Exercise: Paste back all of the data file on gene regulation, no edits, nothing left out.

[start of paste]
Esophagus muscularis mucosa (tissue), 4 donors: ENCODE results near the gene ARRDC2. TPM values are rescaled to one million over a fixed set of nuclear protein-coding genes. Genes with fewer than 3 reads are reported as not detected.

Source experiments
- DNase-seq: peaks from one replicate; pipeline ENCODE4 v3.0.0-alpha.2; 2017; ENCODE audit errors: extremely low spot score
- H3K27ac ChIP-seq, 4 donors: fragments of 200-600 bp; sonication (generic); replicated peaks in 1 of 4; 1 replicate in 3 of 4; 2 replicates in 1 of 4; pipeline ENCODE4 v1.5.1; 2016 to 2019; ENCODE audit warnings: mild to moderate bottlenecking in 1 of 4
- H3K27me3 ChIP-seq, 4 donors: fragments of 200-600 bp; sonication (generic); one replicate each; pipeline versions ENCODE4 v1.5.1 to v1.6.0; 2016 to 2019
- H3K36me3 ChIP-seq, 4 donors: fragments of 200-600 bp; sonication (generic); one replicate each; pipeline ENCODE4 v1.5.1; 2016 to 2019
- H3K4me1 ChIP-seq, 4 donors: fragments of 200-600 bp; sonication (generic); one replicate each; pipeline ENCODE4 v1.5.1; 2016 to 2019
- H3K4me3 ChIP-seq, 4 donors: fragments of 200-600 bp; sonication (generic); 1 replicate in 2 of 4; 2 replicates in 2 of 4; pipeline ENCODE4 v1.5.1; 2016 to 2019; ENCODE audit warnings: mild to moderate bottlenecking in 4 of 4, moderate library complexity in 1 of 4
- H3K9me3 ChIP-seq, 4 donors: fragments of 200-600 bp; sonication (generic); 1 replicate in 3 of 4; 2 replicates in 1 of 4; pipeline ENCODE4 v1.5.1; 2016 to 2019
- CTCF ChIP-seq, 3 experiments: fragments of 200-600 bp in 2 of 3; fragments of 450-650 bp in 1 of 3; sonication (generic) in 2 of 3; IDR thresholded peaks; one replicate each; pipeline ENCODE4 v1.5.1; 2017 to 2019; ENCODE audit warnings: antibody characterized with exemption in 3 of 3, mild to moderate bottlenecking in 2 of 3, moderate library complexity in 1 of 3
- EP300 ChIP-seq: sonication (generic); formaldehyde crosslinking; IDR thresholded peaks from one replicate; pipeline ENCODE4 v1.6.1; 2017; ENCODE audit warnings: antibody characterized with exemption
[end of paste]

Esophagus muscularis mucosa (tissue), 4 donors: ENCODE results near the gene ARRDC2. TPM values are rescaled to one million over a fixed set of nuclear protein-coding genes. Genes with fewer than 3 reads are reported as not detected.

Source experiments
- DNase-seq: peaks from one replicate; pipeline ENCODE4 v3.0.0-alpha.2; 2017; ENCODE audit errors: extremely low spot score
- H3K27ac ChIP-seq, 4 donors: fragments of 200-600 bp; sonication (generic); replicated peaks in 1 of 4; 1 replicate in 3 of 4; 2 replicates in 1 of 4; pipeline ENCODE4 v1.5.1; 2016 to 2019; ENCODE audit warnings: mild to moderate bottlenecking in 1 of 4
- H3K27me3 ChIP-seq, 4 donors: fragments of 200-600 bp; sonication (generic); one replicate each; pipeline versions ENCODE4 v1.5.1 to v1.6.0; 2016 to 2019
- H3K36me3 ChIP-seq, 4 donors: fragments of 200-600 bp; sonication (generic); one replicate each; pipeline ENCODE4 v1.5.1; 2016 to 2019
- H3K4me1 ChIP-seq, 4 donors: fragments of 200-600 bp; sonication (generic); one replicate each; pipeline ENCODE4 v1.5.1; 2016 to 2019
- H3K4me3 ChIP-seq, 4 donors: fragments of 200-600 bp; sonication (generic); 1 replicate in 2 of 4; 2 replicates in 2 of 4; pipeline ENCODE4 v1.5.1; 2016 to 2019; ENCODE audit warnings: mild to moderate bottlenecking in 4 of 4, moderate library complexity in 1 of 4
- H3K9me3 ChIP-seq, 4 donors: fragments of 200-600 bp; sonication (generic); 1 replicate in 3 of 4; 2 replicates in 1 of 4; pipeline ENCODE4 v1.5.1; 2016 to 2019
- CTCF ChIP-seq, 3 experiments: fragments of 200-600 bp in 2 of 3; fragments of 450-650 bp in 1 of 3; sonication (generic) in 2 of 3; IDR thresholded peaks; one replicate each; pipeline ENCODE4 v1.5.1; 2017 to 2019; ENCODE audit warnings: antibody characterized with exemption in 3 of 3, mild to moderate bottlenecking in 2 of 3, moderate library complexity in 1 of 3
- EP300 ChIP-seq: sonication (generic); formaldehyde crosslinking; IDR thresholded peaks from one replicate; pipeline ENCODE4 v1.6.1; 2017; ENCODE audit warnings: antibody characterized with exemption